Curtiss Ann Matlock is one of my favorite writers of all time. I read the following essay on her blog and asked her if I could borrow it for Wednesday at the Window. I hope you enjoy it as much as I did. You can find Curtiss Ann here. I recommend her backlist, and am so looking forward to what she's working on now.
When I was a child, my father was in the Coast Guard. His career required change of duty stations and gave our family the opportunity to cross the nation a number of times. This was in the late Fifties/early Sixties. Imagine two adults traveling with three children, one a toddler, driving day after day. My father behind the wheel (I rarely saw my mother drive) and my mother in the passenger seat, her dark hair in the style of Lucille Ball, with dark sunglasses on her face. We children were confined to the backseat of a 1957 Ford on the first trip. Later trips, we enjoyed the room of an enormous station wagon. I learned my mother’s phrase: “Go now, while you have the chance.” Oh, and there was, “Don’t touch that toilet seat!” and “Don’t drink the water here.” And the age-old, “We’ll see,” when we children begged to do something.
As children, our main question was, of course, “Are we there yet?” “There” being a bathroom, a restaurant, to stop for bologna sandwiches, or the motel with a swimming pool. Further into the trip, “there,” meant the final destination, and we asked it even when in the middle of nowhere, because we were tired and cranky and bored and wanted to be free from the confines of the car, the requirements of discipline within and without, the entire struggle and effort of the trip.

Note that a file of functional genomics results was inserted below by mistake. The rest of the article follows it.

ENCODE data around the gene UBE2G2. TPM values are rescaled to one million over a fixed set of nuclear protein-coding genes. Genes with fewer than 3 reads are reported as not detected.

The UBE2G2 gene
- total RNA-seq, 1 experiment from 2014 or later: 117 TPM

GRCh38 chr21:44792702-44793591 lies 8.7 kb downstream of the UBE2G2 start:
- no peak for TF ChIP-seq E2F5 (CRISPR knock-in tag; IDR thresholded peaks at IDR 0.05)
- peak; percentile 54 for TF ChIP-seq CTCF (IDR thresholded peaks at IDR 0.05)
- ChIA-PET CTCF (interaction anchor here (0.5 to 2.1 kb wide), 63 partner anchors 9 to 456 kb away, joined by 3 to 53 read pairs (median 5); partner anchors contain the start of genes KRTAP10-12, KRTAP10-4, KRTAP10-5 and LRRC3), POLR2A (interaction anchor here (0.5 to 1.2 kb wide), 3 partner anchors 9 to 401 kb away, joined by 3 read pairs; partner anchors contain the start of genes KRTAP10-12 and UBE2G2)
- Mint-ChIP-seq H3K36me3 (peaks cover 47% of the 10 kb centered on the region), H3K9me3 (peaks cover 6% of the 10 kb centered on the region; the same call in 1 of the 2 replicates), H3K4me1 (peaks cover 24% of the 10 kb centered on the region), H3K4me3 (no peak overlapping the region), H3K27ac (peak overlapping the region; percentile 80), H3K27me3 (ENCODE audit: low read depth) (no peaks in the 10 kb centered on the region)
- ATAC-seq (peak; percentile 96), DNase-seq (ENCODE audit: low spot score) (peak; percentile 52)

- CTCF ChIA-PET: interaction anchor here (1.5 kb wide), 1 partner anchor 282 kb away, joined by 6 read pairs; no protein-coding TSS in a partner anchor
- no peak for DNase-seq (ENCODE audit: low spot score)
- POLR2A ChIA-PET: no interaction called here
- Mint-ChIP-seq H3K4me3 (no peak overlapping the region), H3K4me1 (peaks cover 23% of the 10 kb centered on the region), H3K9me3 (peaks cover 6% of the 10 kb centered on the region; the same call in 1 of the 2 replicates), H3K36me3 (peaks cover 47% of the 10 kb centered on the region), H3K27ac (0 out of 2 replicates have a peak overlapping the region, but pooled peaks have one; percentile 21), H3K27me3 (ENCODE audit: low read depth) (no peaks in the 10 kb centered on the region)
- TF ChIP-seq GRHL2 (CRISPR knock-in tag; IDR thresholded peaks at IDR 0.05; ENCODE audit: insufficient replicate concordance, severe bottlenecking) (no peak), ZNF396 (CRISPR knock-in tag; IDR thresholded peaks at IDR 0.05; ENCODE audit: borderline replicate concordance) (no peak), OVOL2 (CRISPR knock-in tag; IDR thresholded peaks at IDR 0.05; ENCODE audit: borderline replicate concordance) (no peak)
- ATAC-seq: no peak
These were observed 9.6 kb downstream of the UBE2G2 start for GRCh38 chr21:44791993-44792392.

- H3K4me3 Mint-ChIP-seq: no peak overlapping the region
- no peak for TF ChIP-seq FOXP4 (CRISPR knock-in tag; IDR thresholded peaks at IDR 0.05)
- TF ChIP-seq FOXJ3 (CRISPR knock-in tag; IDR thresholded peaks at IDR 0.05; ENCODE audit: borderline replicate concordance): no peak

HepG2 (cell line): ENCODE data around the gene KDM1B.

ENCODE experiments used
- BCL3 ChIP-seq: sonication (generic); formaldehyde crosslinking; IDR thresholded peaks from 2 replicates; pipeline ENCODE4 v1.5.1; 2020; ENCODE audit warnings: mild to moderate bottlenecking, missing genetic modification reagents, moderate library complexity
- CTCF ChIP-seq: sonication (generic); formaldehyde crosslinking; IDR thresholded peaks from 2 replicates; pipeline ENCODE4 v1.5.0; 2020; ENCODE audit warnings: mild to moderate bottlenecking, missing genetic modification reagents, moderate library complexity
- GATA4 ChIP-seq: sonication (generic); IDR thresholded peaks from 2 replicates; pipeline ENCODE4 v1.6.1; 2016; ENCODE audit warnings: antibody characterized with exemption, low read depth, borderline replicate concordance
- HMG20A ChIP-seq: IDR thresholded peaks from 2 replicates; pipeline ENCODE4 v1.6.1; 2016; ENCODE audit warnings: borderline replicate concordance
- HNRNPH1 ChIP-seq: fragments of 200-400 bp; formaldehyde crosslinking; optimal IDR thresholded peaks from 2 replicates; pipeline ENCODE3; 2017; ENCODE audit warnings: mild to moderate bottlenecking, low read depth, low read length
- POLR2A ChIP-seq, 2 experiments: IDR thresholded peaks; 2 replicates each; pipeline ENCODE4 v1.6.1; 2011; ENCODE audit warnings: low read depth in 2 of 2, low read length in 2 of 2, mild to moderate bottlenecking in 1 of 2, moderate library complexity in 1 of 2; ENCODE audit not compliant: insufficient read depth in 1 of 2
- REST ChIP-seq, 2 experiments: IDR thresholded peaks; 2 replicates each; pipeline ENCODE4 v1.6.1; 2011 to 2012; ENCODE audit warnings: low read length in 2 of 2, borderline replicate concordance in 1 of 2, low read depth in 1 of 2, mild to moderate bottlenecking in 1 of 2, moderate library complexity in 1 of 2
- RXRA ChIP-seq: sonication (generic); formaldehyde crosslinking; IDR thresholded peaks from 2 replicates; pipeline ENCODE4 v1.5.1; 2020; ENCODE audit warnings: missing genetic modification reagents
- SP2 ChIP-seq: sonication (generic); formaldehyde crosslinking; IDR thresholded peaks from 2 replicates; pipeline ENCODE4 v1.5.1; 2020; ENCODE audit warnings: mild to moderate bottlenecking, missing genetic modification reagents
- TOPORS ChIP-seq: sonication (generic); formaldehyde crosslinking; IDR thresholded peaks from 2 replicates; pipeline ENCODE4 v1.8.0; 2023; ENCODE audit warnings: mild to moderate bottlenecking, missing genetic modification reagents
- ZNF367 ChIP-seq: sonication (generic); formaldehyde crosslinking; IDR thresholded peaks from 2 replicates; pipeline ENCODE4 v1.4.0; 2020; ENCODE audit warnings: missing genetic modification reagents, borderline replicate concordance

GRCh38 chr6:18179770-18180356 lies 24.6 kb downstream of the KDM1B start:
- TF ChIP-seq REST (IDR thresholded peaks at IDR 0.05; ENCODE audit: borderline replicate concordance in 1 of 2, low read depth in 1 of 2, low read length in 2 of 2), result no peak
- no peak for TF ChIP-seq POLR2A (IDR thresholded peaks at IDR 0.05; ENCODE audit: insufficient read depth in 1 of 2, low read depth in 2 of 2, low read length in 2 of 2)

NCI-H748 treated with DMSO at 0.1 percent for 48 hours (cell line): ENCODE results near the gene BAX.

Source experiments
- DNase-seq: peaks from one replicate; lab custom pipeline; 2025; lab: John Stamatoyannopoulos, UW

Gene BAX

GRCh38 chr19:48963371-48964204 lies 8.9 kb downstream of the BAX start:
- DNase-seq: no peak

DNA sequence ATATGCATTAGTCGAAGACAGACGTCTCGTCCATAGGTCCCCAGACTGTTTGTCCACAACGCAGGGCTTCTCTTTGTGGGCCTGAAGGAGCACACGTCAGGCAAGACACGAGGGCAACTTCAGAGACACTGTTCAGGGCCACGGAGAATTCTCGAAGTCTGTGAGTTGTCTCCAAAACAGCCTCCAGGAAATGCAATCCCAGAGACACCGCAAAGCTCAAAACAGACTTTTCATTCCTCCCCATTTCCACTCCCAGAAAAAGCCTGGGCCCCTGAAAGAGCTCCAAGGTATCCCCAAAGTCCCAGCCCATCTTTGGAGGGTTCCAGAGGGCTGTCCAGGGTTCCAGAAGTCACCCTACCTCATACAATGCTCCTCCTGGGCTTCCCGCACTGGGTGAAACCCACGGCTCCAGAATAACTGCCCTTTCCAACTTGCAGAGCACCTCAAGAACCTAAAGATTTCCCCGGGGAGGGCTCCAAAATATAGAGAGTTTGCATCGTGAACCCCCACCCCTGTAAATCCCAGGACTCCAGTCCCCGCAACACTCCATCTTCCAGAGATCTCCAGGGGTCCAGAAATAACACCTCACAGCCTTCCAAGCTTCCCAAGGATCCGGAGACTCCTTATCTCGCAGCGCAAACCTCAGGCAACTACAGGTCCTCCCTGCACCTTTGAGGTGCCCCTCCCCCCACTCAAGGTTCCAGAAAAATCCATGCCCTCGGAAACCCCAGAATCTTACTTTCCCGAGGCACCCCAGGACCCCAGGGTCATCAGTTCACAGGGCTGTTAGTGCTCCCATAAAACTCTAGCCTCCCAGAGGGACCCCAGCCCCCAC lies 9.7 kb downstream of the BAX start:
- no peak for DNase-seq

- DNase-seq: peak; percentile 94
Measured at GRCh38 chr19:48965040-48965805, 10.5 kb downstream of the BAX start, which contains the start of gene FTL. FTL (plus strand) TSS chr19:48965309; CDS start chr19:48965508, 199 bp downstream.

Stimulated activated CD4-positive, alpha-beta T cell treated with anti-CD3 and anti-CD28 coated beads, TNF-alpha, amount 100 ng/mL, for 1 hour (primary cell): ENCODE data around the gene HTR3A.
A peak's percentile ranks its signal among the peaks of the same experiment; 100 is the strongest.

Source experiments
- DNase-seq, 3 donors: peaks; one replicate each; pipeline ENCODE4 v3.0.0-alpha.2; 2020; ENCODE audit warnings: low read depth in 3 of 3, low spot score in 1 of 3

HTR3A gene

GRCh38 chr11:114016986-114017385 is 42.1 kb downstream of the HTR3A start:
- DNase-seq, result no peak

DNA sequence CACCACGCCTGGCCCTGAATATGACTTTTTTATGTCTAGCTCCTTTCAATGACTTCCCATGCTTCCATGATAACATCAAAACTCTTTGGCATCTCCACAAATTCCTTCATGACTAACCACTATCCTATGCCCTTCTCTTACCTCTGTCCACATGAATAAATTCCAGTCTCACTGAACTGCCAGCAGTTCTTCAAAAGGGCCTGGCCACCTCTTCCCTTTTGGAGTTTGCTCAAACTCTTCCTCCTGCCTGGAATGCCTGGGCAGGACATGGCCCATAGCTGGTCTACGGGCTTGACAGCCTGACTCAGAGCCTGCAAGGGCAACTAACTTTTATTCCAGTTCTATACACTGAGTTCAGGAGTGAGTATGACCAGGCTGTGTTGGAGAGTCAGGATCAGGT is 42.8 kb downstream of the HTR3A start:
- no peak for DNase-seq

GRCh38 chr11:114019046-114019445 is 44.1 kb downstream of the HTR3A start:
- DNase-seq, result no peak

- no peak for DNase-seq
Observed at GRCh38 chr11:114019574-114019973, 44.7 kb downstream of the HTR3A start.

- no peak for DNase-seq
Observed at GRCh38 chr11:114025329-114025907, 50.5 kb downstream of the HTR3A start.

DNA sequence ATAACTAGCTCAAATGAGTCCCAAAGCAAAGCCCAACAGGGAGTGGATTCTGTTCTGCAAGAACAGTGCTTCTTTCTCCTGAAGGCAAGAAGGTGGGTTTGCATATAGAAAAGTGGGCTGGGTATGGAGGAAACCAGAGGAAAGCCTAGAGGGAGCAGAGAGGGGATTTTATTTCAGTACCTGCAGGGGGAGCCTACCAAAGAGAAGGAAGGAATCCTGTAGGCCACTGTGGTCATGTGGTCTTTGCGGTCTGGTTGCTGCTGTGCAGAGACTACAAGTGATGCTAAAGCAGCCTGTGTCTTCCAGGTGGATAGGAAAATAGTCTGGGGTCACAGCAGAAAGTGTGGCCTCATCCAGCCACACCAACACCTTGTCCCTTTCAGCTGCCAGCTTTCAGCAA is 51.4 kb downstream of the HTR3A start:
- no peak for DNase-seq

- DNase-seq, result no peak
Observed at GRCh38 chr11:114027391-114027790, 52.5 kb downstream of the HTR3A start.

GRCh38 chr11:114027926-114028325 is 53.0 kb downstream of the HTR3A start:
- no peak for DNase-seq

I’ve been asking myself “Are we there yet?” for months now with my book. I grow tired of the effort and self-discipline at pressing on.
And no, I’m still not there. But I can see the ending from here. In fact, last week I wrote the main ending. Now I am working on tying up the threads of everyone’s lives. I write happy-ending books, and I want to see everyone have their happy ending. Some people see this as fantasy, a view with which I strongly disagree, however a topic for another post.
Last night when working on a crocheted afghan and connecting new yarn, I realized that finishing a book is much the same as when I finish a crocheted project. I must weave in the loose ends of yarn to tidy up the piece. This work is by nature a bit tedious; it takes time, a good eye, patience and skill, and is the making of the piece. So, too, with writing a book.
My plan is to write ‘the end’ on the manuscript this week. I’m almost there.
~*~Curtiss Ann Matlock is an American writer of 38 novels, among them the beloved Valentine series of books set in the fictitious town of the same name. Her books have placed on the USA TODAY best seller lists and received numerous awards, among them three nominations for the Romance Writers of America’s prestigious RITA Award. Her stories are about men and women and families struggling to live and love.